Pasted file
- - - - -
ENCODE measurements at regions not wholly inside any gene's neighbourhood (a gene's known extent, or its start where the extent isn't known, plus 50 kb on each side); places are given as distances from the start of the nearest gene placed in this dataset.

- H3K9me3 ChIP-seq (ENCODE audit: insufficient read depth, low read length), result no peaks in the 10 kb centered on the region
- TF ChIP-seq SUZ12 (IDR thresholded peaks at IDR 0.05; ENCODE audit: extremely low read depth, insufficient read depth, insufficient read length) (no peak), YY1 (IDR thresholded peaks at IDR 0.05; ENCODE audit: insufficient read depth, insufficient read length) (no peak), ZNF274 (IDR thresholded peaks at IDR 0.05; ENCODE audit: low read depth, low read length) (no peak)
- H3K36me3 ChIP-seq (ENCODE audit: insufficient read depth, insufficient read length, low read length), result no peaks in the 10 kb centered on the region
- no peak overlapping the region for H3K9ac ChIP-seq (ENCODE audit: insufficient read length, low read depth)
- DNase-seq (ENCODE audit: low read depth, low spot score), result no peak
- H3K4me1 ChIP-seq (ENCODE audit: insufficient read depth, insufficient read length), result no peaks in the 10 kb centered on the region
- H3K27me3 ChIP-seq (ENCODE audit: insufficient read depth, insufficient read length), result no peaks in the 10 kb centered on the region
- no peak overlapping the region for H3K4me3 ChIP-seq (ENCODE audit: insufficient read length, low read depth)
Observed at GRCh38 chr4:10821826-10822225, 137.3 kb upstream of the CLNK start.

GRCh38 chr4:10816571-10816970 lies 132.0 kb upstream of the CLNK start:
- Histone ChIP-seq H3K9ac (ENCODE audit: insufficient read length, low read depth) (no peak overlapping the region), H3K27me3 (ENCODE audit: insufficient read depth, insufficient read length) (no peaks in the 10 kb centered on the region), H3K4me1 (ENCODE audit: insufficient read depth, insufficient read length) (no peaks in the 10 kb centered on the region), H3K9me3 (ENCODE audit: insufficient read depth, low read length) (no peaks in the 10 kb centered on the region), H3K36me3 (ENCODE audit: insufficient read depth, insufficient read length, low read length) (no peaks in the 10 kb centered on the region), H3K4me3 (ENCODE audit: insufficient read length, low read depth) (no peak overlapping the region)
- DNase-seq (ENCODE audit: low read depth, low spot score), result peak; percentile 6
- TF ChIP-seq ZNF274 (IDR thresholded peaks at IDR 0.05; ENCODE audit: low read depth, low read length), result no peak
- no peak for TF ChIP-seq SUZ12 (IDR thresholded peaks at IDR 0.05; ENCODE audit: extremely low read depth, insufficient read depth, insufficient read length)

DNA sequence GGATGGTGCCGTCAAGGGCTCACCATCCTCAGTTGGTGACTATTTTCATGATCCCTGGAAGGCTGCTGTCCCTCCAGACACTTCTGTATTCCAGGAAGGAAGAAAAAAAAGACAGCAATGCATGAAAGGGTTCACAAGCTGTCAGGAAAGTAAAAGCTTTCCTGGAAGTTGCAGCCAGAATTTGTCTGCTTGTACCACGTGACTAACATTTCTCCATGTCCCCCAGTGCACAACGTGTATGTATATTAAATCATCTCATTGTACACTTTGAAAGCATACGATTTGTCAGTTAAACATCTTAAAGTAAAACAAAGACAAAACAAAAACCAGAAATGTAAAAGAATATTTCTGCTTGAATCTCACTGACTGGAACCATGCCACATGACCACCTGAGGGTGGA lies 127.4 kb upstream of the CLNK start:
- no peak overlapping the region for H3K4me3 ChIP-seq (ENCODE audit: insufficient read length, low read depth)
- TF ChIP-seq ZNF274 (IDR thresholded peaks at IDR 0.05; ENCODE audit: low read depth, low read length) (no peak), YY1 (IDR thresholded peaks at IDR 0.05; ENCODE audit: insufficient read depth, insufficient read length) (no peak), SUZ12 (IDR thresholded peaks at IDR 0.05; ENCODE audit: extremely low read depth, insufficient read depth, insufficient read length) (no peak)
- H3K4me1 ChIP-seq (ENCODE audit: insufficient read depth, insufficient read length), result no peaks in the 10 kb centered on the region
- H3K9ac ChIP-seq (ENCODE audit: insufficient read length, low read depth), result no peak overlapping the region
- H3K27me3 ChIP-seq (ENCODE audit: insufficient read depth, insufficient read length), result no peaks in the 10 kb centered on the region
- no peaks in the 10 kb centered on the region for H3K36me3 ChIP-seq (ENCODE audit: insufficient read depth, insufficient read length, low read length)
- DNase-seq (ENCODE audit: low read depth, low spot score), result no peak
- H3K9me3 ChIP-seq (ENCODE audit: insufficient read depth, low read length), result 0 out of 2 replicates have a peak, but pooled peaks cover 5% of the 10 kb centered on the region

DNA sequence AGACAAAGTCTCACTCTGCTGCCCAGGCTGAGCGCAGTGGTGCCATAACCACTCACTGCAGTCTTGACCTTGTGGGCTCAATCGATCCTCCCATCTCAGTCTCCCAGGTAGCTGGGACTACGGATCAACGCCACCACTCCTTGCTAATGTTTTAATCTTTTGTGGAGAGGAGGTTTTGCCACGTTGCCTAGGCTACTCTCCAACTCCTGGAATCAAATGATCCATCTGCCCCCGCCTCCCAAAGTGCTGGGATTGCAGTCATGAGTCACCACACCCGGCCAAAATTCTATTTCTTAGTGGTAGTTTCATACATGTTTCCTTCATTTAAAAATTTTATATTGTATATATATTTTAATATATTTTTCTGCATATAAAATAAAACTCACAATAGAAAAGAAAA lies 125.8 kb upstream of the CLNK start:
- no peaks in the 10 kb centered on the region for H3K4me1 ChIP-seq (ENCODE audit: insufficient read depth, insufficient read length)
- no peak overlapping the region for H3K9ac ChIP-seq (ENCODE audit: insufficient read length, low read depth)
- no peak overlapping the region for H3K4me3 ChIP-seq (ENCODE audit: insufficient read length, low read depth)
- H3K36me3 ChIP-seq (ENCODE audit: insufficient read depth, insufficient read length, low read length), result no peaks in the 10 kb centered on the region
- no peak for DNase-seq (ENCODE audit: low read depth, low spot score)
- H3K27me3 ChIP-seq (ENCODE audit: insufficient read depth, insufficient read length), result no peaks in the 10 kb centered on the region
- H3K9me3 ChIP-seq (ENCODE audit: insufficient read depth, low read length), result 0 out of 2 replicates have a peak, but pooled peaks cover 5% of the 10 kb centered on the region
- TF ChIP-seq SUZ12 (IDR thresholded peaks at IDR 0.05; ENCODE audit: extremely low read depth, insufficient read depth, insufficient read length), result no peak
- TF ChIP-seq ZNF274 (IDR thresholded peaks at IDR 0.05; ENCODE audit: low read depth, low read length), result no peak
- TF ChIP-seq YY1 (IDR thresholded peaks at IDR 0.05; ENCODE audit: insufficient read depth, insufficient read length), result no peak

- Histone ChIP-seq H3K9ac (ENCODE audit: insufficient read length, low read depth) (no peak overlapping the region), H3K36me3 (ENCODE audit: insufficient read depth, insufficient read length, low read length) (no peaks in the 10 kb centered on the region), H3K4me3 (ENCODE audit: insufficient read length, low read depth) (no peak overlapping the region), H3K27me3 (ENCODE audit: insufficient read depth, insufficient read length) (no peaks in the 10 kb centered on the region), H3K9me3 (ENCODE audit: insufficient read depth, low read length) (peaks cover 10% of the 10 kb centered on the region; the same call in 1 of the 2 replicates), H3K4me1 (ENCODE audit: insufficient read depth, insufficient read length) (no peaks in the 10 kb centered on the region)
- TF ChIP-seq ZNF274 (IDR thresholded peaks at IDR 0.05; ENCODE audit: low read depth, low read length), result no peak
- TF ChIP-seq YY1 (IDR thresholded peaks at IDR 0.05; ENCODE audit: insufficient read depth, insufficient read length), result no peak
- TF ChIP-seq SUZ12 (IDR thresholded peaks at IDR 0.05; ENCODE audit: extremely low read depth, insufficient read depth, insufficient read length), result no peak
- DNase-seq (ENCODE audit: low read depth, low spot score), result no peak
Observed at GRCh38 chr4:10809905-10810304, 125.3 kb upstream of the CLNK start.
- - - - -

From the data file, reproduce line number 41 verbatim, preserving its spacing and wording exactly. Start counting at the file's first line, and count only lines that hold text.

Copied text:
Observed at GRCh38 chr4:10809905-10810304, 125.3 kb upstream of the CLNK start.